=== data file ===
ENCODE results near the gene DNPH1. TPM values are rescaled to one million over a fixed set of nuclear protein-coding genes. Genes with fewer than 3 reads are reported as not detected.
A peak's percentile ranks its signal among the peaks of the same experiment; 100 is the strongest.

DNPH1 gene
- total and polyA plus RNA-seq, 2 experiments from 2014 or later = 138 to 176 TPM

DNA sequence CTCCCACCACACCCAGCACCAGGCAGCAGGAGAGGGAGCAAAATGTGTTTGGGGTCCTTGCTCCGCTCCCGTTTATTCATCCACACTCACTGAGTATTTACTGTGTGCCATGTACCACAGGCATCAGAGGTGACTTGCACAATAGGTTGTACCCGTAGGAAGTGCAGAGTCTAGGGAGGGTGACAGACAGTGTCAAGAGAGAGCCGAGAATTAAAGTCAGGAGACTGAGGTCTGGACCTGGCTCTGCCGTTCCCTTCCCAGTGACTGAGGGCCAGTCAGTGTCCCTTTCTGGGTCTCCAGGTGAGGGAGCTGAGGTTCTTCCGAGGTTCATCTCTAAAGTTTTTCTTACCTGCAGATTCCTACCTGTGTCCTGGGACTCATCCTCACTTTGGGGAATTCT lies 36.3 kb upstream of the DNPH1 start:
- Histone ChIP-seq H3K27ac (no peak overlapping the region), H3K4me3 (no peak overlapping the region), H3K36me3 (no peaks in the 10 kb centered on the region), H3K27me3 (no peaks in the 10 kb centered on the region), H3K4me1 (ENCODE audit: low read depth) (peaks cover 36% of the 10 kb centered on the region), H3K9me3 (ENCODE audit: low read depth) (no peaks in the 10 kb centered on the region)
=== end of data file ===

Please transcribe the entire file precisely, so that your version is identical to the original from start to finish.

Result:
ENCODE results near the gene DNPH1. TPM values are rescaled to one million over a fixed set of nuclear protein-coding genes. Genes with fewer than 3 reads are reported as not detected.
A peak's percentile ranks its signal among the peaks of the same experiment; 100 is the strongest.

DNPH1 gene
- total and polyA plus RNA-seq, 2 experiments from 2014 or later = 138 to 176 TPM

DNA sequence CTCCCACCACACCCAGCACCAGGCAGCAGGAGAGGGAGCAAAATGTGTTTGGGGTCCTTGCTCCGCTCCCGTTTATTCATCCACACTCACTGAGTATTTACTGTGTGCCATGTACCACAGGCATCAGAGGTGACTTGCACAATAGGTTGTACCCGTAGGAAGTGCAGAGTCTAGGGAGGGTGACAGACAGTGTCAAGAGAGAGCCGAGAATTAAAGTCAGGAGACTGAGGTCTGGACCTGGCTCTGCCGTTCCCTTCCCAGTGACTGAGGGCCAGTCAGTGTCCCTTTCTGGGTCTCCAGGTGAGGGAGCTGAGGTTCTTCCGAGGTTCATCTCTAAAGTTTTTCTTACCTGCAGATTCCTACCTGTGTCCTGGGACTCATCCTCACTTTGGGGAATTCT lies 36.3 kb upstream of the DNPH1 start:
- Histone ChIP-seq H3K27ac (no peak overlapping the region), H3K4me3 (no peak overlapping the region), H3K36me3 (no peaks in the 10 kb centered on the region), H3K27me3 (no peaks in the 10 kb centered on the region), H3K4me1 (ENCODE audit: low read depth) (peaks cover 36% of the 10 kb centered on the region), H3K9me3 (ENCODE audit: low read depth) (no peaks in the 10 kb centered on the region)